The Postman Always Rings Twice

1981

Crime / Drama

24
IMDb Rating 6.6

Synopsis


Downloaded 43381 times
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2.31G
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R
English
23.976 (23976/1000) fps /
121 min
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868.99M
1280*720
R
English
23.976 /
121 min
P/S 0 / 0

Movie Reviews

Reviewed by Dennis Littrell 8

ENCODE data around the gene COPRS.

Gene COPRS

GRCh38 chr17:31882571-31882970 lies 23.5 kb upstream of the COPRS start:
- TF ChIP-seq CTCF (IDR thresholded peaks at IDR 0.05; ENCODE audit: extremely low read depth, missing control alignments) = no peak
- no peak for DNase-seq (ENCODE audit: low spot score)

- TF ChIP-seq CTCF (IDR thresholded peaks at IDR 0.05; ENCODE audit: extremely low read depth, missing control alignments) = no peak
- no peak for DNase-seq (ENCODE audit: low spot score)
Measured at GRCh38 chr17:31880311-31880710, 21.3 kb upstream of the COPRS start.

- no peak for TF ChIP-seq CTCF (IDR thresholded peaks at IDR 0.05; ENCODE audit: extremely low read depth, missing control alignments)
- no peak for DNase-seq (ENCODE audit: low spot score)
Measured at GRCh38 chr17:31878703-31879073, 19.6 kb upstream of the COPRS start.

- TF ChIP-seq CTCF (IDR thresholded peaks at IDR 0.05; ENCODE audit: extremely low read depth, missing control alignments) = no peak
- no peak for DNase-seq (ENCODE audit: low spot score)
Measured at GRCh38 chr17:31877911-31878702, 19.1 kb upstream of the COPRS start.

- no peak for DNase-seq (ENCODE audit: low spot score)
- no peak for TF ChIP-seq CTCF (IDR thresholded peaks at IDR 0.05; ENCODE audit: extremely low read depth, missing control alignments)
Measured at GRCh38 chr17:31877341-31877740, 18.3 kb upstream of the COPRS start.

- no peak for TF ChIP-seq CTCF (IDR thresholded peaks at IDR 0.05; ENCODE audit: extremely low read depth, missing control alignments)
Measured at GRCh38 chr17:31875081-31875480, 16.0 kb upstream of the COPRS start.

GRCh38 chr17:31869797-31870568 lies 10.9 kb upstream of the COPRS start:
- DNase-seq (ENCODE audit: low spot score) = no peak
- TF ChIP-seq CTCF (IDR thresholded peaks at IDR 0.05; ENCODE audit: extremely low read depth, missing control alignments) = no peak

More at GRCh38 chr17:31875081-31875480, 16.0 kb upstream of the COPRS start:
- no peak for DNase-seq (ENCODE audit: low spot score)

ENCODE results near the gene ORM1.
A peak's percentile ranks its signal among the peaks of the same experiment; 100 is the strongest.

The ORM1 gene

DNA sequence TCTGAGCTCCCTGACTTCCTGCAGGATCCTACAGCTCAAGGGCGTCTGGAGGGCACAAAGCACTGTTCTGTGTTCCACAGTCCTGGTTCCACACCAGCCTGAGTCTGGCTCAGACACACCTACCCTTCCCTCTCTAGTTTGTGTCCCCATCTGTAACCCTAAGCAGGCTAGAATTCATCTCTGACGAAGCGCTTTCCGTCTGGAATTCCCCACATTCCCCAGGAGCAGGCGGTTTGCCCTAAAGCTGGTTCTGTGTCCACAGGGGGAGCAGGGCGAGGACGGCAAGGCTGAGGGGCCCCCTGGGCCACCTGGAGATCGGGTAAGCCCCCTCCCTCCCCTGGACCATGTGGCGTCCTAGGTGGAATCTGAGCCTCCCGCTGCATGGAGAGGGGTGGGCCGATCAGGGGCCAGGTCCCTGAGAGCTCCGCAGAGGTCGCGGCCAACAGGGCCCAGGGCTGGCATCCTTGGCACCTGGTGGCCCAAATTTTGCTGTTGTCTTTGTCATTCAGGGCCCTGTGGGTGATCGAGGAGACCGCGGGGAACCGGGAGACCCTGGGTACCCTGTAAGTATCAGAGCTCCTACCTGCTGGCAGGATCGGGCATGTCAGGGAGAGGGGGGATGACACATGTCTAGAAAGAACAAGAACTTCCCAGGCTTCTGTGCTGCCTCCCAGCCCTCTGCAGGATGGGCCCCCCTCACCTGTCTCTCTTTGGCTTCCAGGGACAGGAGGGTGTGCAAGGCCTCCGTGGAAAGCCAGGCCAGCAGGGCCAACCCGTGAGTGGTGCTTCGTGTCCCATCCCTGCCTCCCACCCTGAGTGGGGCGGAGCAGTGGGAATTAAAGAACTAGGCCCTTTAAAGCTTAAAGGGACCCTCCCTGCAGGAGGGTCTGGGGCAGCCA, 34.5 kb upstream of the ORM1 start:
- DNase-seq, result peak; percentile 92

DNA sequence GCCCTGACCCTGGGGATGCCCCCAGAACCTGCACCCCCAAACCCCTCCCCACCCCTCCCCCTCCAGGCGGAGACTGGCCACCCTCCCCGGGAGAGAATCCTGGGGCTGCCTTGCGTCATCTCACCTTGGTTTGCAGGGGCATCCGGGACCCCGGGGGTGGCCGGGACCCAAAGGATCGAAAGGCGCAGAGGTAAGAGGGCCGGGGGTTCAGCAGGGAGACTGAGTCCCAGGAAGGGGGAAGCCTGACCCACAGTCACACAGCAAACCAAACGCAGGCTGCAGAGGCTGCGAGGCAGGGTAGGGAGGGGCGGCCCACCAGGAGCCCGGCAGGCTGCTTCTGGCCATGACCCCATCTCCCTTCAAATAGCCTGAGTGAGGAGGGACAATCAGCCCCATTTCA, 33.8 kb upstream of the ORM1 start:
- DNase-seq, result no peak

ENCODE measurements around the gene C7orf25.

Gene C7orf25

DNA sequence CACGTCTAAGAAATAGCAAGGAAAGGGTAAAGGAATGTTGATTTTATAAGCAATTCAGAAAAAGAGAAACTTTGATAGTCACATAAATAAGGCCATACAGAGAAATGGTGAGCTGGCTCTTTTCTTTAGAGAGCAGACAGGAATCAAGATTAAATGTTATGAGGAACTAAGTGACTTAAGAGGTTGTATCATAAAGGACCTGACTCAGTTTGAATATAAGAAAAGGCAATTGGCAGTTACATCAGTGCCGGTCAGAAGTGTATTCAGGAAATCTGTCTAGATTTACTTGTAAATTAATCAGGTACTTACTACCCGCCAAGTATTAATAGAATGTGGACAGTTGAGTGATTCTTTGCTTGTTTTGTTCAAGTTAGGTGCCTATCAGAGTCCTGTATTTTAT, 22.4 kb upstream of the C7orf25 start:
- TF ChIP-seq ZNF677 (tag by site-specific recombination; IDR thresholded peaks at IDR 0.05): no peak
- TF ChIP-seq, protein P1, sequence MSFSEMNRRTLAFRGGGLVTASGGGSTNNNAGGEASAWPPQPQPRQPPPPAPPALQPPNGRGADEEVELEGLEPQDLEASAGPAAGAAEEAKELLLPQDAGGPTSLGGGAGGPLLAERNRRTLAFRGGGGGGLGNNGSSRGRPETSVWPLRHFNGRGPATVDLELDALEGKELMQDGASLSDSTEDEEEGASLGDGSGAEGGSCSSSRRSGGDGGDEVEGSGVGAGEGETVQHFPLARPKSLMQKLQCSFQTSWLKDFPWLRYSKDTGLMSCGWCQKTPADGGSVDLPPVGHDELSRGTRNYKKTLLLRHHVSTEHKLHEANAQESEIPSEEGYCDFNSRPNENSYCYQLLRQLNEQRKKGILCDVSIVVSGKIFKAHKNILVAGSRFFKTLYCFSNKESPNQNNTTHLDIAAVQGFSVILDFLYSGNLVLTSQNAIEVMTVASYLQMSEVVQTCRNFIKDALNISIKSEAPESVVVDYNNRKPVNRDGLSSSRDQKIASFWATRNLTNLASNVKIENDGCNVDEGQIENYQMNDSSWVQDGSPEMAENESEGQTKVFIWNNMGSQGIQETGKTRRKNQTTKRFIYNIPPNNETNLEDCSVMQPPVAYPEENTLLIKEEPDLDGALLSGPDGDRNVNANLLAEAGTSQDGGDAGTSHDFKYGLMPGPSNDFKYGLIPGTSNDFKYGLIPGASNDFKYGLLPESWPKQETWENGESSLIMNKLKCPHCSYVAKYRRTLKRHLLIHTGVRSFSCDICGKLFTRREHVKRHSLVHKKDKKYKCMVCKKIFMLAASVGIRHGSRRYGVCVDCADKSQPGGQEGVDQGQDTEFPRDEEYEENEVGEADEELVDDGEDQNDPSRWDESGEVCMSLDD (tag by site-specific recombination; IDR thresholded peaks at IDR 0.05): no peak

This remake of the 1946 film which starred Lana Turner and John Garfield is significantly better than its reputation. The script, adapted from James M. Cain's first novel, is by the award-winning playwright David Mamet, while the interesting and focused cinematography is by Sven Nykvist, who did so much exquisite work for Swedish director Ingmar Bergman. An excellent cast is led by Jack Nicholson and Jessica Lange, whose cute animal magnetism is well displayed. Bob Rafelson, who has to his directorial credit the acclaimed Five Easy Pieces (1970) and The King of Marvin Gardens (1972), both also starring Jack Nicholson, captures the raw animal sex that made Cain's novel so appealing (and shocking) to a depression-era readership and brings it up to date. Hollywood movies have gotten more violent and scatological since 1981, but they haven't gotten any sexier. This phenomenon is in part due to fears occasioned by the rise of AIDS encouraged by the usual blue stocking people. Don't see this movie if sex offends you. Lange is indeed sexy and more closely fits the part of a lower-middle class woman who married an older man, a cafe owner, for security than the stunning blonde bombshell Lana Turner, who was frankly a little too gorgeous for the part. John Colicos plays the cafe owner, Nick Papadakis, with clear fidelity to Cain's conception. In the 1946 production, the part was played by Cecil Kellaway, who was decidedly English; indeed they changed the character's name to Smith. Also changed in that production was the name of the lawyer Katz (to Keats). One wonders why. My guess is that in those days they were afraid of offending Greeks, on the one hand, and Jews on the other. Here Katz is played by Michael Lerner who really brings the character to life. Jack Nicholson's interpretation of Cain's antihero, an ex-con who beat up on the hated railway dicks while chasing any skirt that came his way, the kind of guy who acts out his basic desires in an amoral, animalistic way, was not entirely convincing, perhaps because Nicholson seems a little too sophisticated for the part. Yet, his performance may be the sort better judged by a later generation. I have seen him in so many films that I don't feel I can trust my judgment. My sense is that he's done better work, particularly in the two films mentioned above and also in Chinatown (1974), One Flew Over the Cuckoo's Nest (1975) and such later works as The Shining (1980) and Terms of Endearment (1983). The problem with bringing Postman successfully to the screen is two-fold. One, the underlying psychology, which so strongly appealed to Cain's depression-era readership, is not merely animalistic. More than that it reflects the economic conflict between the established haves, as represented by the greedy lawyers, the well-heeled insurance companies, the implacable court system and the simple-minded cops, and to a lesser degree by property owner Nick Papadakis himself, and the out of work victims of the depression, the have-nots, represented by Frank and Cora (who had to marry for security). Two--and this is where both cinematic productions failed--the film must be extremely fast-paced, almost exaggeratedly so, to properly capture the spirit and sense of the Cain novel. Frank and Cora are rushing headlong into tragedy and oblivion, and the pace of the film must reflect that. A true to the spirit adaptation would require a terse, stream-lined directorial style with an emphasis on blind passions unconsciously acted out, something novelist Cormac McCarthy might accomplish if he directed film. I think that Christopher Nolan, who directed the strikingly original Memento (2000) could do it. For further background on the novel and some speculation on why it was called "The Postman Always Rings Twice" (Cain's original, apt title was "Bar-B-Que") see my review at Amazon.com. (Note: Over 500 of my movie reviews are now available in my book "Cut to the Chaise Lounge or I Can't Believe I Swallowed the Remote!" Get it at Amazon!)